It’s been a long 15 years with a lot of highs and some lows. From the first ride on her when she about run off with me, and to realizing how fast she really was. The first jackpot we won in Holly, Colo., and our first rodeo check at Ashland, Kan., to the knocked down barrels that “would have” won, we’ve been through a lot. I about lost her twice (July 2005 and April 2006) to colic and have been sidelined with our fair share of injuries. I’d always wanted to get her bred, but never could find the right stud to pair her with, and when I had settled on one I didn’t have the money. Now she’s 21, and I’m perfectly content with just having her healthy and happy. I wish we could have another 15 years together, but with horses you just never know how long they will be in your lives. I hope she’s around for a lot more. There’s a little boy who adores her, and someday he wants to ride her all by himself.

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Choosing to remember

My brain is pretty weird, and I don’t understand the way it works some times. Remembering is often difficult. I tend to blame it on not listening or being distracted or the fact I gave all my good brain cells to my son.

I remember faces just fine, but often have a tough time paring them with names. I can remember the date of my first rodeo win and most details about the day my son was born (parts are still foggy because of the drugs). However if you were to ask me what I wore a week ago or what I had for supper two days ago, I’d have to consciously think about it. But clothes and food memories are pretty irrelevant in the grand scheme of things, aren’t they?

There is a particular day coming up that I haven’t decided if I want to even remember yet. On Monday it will be the one-year anniversary of my father-in-law’s death. I sure as heck don’t want to relive the events of that day a year ago, as I think about it often as it is. More often than not I have to remind myself that God has a plan and he needed Steve more than we did. That’s still hard to do.

However, I am choosing to remember more often the times we spent fishing or sitting around in his shop solving all the worlds problems over cans of Coors Light. Or how he taught me that red beer is much better with salt and pepper. I’d like to think I was the one who introduced him to red beer, but again my crazy brain won’t let me remember.

I won’t forget the time my husband and him decided to start raising chickens. After a trip to Buffalo, Okla., to a “rather strange” guy selling all kinds of baby chicks (that my husband found via Tradio a radio program on a Woodward, Okla., station). My husband, my in-laws and I piled into the car and away we went. Unfortunately the car broke down and the chicken guy let us borrow his pickup (a single cab) to go back home. What a nice guy!  The weeks after were spent looking at the chickens planning a business selling eggs. And then came the butchering since the “hens” we were sold turned out to be boys.. Oh man, that was a good time! But I will spare you the gory details.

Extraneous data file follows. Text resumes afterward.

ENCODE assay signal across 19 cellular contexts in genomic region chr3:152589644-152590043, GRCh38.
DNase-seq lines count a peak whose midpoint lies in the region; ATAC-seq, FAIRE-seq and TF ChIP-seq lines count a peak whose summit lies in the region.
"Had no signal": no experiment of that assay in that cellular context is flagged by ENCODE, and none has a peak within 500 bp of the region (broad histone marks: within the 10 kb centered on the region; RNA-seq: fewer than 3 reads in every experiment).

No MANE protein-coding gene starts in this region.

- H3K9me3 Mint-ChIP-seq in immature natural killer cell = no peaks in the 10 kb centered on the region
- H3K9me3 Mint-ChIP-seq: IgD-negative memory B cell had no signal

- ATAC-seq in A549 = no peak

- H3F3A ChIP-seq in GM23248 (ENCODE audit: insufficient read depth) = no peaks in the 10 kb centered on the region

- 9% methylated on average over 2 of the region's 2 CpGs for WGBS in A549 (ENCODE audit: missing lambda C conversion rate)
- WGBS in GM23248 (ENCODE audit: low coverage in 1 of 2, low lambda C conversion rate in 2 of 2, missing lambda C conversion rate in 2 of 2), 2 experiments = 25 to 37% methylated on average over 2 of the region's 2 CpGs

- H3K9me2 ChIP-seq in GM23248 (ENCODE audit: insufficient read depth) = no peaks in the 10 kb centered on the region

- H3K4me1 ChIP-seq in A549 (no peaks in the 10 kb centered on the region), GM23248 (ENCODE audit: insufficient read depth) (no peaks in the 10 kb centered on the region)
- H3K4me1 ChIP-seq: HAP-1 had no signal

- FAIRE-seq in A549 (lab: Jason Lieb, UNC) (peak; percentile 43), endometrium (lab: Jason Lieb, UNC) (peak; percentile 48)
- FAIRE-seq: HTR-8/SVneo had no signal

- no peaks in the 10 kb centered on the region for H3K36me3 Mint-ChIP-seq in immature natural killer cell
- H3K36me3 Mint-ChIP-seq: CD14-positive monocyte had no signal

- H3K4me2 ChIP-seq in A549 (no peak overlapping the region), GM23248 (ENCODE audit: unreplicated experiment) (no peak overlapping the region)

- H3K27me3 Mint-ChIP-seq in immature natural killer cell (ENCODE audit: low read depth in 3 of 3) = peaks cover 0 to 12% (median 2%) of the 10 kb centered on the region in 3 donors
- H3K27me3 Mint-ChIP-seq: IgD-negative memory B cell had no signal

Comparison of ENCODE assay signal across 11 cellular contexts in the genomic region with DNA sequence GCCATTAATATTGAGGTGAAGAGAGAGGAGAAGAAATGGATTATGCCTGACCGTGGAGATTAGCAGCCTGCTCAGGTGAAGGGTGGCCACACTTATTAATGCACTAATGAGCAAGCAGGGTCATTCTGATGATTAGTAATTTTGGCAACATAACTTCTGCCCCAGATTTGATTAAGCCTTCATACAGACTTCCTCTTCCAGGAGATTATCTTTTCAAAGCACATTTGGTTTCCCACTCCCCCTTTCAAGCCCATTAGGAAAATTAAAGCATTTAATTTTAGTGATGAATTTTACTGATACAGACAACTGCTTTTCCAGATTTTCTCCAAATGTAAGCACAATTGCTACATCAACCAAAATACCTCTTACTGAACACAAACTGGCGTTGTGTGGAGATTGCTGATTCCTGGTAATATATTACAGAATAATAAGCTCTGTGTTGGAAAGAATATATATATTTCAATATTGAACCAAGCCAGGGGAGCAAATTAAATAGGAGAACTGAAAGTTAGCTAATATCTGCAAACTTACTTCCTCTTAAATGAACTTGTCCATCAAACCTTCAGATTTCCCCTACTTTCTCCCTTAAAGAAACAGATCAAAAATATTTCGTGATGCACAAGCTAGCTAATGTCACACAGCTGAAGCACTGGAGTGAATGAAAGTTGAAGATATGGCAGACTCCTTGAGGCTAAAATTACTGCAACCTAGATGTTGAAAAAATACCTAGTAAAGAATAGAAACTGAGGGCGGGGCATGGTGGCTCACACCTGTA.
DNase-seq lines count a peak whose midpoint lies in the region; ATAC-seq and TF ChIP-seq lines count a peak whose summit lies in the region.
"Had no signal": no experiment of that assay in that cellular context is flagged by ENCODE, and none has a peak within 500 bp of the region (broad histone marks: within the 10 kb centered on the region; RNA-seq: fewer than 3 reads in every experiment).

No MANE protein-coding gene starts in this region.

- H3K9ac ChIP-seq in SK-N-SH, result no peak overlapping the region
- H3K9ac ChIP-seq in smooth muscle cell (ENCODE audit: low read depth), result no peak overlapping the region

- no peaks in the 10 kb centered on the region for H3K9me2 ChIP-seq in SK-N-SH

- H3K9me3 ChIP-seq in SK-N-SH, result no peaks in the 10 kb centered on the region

Another time I had gotten a different pickup and didn’t have a gooseneck ball in the new one it yet. Sometime during that particular day while I was at work my horse decided to try to cut her back foot off. She was squirting blood when I found her and needed a trip to the vet. My husband was still working and I was without a vehicle to take her to the vet with. I was bawling and called Steve. Being the softy he was he brought his pickup down and while we waited on Spence, I couldn’t stop crying because of the horse. We stood in the yard and bawled together. The horse survived and Steve bought me a gooseneck ball for my pickup for my birthday.

That wasn’t the first time Steve would come to my rescue. During the summer of 2010 my husband went on wheat harvest. My sister and I decided to go to a barrel race one evening after work. It was 100+ degrees and it took longer than normal to catch her horses because they didn’t want to be caught. By the time we got to Ashland we were running late and she was driving faster than she probably should have on a light (ok, very light) tank of fuel. Who knew a 1/4 of a tank wouldn’t go 50 miles. Right outside of Ashland her pickup died and luckily there was a nice farmer who pulled her pickup and trailer to the fairgrounds. Her husband was gone trucking and mine was in South Dakota. I thought who do I know here that could help us? Steve! I called and told him what had happened and he brought some fuel with him. I called my dad too and he brought my pickup just in case we didn’t have a vehicle to get home with. We went ahead and warmed our horses up and ran. By the time the race was over Steve and some others had managed to get us running. Always gracious to me he wouldn’t take any money and I stuffed some cash in his shirt pocket and gave him a huge hug.

While I may not remember his reaction the first time I met him, I do remember his reaction when I won my first saddle; when Spence and I announced our engagement; his face at our wedding; and when we announced we were expecting our first child. He was one to show his emotion and not be embarrassed about it.

Until we meet again, I will continue to remember all the good times and smile when I think of you.

My father-in-law Steve and his dog Dolly.

My father-in-law Steve and his dog Dolly.

Morning rides

Lately its been hot. Hot enough for the screen door to burn my hand when I went to open it. Ok, not really, but my fingers felt the sizzle. So when I get home from work and it’s still in the 90s I have zero motivation to let it cool off and then go ride, especially since I don’t usually have a baby sitter from the hours of 6 to 9 p.m.

My solution? Get up at 6 a.m., and ride when it’s still cool and Shaun’s still asleep. Works for me, even though I’m not much of a morning person. I somehow have much more motivation to get up and ride than I do in the evenings. Completely surprising to me.

Here’s a couple of views from my morning rides this week. Pardon the crappy Blackberry photos.